Kanan Makiya participates in a meeting at the White House with Iraqi Dissidents

Iraqi dissidents reassured in a talk with Bush about the post-Hussein era
By Judith Miller, The New York Times (1/12/03)

President Bush told Iraqi opposition figures on Friday that he favored a sweeping transition to democracy in Iraq and a short military occupation after Saddam Hussein is out of power, according to Iraqis and others who attended the meeting.

The hourlong session in the Oval Office was Mr. Bush's first extensive meeting with Iraqi dissidents. Three dissidents attended, two of whom are closely associated with the Iraqi National Congress, the umbrella opposition group. Vice President Dick Cheney, Condoleezza Rice, the national security adviser, and other senior White House aides also took part.

None of the Iraqi participants were willing to discuss precisely what Mr. Bush said. But Kanan Makiya, a professor at Brandeis University and a leading Iraqi intellectual, said he was "deeply reassured" by what he called "the president's intense commitment to a genuinely democratic post-Saddam Iraq" and by Mr. Bush's determination to press forward not only with "removing Saddam from office, but reconstructing Iraq after a military conflict."

"Mr. Bush was clearly aware that Iraq was not Afghanistan, and that it has the human and financial resources needed to support democracy," Mr. Makiya said.

Ari Fleischer, the White House spokesman, said Mr. Bush had told the group that "we haven't reached conclusions" about going to war. Mr. Fleischer said the session was "a chance to hear the thoughts of some experts and leading intellectuals" about the prospects for democracy in Iraq. "For the president, it was a great listening session," he said.

The Iraqi participants all said they had emphasized the importance of creating an Iraqi political partner for the United States before Mr. Hussein's ouster. "We argued that it would give the Iraqi people a pole around which they can rally during liberation," said Rend Francke, director of the Iraq Foundation, a group that promotes democracy for Iraq, who was also at the meeting.

Mr. Bush seemed concerned about how American soldiers might be received, a participant in the meeting said. The dissidents assured him that they would be greeted "with sweets and flowers," in the words of one of them.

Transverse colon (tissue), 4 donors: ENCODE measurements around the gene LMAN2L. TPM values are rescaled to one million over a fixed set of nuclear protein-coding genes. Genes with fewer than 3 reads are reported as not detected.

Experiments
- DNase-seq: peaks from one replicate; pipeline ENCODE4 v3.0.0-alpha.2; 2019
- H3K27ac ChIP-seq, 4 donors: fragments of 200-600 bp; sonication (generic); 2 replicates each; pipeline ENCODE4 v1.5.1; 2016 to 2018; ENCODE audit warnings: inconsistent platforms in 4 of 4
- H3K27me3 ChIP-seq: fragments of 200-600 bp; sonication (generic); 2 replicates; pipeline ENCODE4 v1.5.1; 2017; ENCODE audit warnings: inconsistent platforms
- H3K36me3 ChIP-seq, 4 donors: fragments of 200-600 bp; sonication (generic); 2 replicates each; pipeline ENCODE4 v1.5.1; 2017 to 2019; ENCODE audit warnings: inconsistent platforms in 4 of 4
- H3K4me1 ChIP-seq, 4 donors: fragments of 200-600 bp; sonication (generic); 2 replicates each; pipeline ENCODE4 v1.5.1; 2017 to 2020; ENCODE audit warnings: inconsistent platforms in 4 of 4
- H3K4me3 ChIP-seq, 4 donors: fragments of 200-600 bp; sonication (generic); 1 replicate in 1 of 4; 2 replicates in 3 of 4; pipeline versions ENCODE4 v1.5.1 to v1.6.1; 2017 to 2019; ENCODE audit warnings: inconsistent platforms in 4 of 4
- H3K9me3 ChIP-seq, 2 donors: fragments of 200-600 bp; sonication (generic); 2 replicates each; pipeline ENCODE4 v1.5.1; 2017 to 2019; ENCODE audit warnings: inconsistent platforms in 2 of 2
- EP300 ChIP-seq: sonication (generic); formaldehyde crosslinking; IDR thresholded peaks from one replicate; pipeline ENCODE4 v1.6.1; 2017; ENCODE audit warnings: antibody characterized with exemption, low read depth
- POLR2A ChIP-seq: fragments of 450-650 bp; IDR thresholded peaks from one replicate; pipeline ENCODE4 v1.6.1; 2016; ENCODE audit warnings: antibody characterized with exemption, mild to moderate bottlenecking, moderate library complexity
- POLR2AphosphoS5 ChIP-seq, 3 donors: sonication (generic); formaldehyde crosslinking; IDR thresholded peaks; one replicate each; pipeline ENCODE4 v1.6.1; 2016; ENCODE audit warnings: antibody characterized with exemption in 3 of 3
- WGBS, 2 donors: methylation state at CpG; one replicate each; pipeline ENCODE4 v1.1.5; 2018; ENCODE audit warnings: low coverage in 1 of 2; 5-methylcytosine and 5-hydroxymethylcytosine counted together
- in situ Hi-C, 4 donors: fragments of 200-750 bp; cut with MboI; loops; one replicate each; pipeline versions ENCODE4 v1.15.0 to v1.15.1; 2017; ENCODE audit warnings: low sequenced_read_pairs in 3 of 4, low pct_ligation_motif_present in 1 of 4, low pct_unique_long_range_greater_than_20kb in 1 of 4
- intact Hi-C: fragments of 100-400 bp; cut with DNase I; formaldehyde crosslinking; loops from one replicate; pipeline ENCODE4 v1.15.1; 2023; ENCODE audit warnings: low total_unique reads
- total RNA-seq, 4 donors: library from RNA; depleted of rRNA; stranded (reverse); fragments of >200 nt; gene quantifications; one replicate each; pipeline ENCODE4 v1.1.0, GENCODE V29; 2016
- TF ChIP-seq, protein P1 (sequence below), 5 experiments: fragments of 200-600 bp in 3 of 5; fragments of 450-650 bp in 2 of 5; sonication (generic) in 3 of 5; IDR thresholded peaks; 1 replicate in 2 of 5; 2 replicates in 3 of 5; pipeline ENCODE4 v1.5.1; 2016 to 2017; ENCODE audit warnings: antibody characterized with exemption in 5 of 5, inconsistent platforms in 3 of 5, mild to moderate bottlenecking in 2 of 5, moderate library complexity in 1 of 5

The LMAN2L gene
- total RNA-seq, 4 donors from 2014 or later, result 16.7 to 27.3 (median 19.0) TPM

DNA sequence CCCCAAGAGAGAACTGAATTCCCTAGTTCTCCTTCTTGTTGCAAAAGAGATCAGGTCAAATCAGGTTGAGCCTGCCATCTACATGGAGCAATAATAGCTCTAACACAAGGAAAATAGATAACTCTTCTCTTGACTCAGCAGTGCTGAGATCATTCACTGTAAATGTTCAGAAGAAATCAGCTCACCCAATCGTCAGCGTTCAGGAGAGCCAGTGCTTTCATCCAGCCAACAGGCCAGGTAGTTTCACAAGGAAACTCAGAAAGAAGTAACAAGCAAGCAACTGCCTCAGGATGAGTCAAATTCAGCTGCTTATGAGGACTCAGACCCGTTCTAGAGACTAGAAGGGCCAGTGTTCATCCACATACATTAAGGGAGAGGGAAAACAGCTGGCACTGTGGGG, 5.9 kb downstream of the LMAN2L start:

Hatem Mukhlis, an Iraqi-American physician at the meeting, said that while Mr. Bush gave him the impression that he had not yet decided whether to go to war, "the president indicated that America's presence in Iraq after a conflict should not be long."

But it was also clear, two participants said, that the White House has still not decided what kind of Iraqi partner it wants during a war and after Mr. Hussein is no longer in power.

One person who attended said Mr. Bush had said more than once that Mr. Hussein must be disarmed and that the United States would ensure such an outcome.

Senior administration officials have recently stepped up contacts with the Iraqi opposition. Barham Salih, the prime minister of the Patriotic Union of Kurdistan, which controls part of the no-flight zone in northern Iraq, and Ahmad Chalabi, the leader of the Iraqi National Congress, have both met with Zalmay Khalilzad, Mr. Bush's special envoy to the opposition.

Mr. Chalabi said they had all agreed on the need for "close coordination to efforts to remove Saddam from power." He and Mr. Salih both said that Iraqi opposition representatives would meet in northern Iraq after Jan. 15 to designate a small group of opposition figures to help lead a transition to democracy once Saddam Hussein is gone.

They said the meeting would be held in Salahuddin, a former resort town 30 miles northeast of Erbil.

"This will be an in-your-face-Saddam gathering," Mr. Chalabi said in an interview. "We're meeting inside Iraq to show we are determined to participate in the overthrow of Saddam."

Opposition figures also said that Iraqi dissidents would begin receiving military training in Hungary on Jan. 12, but that precisely how such training would be financed was still being discussed.